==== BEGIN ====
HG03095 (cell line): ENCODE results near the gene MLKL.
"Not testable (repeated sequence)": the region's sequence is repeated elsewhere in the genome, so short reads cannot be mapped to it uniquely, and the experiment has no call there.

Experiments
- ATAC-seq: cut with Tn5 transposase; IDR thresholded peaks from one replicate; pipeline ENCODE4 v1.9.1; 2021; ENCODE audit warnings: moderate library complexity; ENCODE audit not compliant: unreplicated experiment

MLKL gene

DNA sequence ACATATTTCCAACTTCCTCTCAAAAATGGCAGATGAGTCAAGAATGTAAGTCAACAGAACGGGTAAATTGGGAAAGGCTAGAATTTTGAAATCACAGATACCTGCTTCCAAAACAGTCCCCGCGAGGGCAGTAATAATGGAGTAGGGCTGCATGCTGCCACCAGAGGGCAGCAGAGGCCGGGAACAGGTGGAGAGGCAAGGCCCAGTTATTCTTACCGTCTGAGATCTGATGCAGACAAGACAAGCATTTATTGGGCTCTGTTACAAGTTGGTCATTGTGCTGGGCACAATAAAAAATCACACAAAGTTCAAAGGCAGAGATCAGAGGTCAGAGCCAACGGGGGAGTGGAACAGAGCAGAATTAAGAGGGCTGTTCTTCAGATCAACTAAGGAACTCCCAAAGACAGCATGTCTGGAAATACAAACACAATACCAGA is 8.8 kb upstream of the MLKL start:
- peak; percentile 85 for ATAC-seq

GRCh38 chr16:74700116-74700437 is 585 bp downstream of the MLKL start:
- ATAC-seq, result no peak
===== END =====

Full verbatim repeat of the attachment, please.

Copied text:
HG03095 (cell line): ENCODE results near the gene MLKL.
"Not testable (repeated sequence)": the region's sequence is repeated elsewhere in the genome, so short reads cannot be mapped to it uniquely, and the experiment has no call there.

Experiments
- ATAC-seq: cut with Tn5 transposase; IDR thresholded peaks from one replicate; pipeline ENCODE4 v1.9.1; 2021; ENCODE audit warnings: moderate library complexity; ENCODE audit not compliant: unreplicated experiment

MLKL gene

DNA sequence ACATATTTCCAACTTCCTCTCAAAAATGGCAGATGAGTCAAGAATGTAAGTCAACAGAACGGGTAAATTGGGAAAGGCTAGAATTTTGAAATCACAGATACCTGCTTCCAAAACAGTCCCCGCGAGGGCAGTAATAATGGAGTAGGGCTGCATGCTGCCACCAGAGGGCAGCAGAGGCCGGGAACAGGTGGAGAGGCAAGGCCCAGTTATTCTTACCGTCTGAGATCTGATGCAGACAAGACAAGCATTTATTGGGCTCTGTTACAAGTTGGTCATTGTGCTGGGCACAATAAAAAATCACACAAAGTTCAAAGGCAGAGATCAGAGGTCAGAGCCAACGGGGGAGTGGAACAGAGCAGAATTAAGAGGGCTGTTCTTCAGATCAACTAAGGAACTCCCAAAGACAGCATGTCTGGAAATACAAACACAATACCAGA is 8.8 kb upstream of the MLKL start:
- peak; percentile 85 for ATAC-seq

GRCh38 chr16:74700116-74700437 is 585 bp downstream of the MLKL start:
- ATAC-seq, result no peak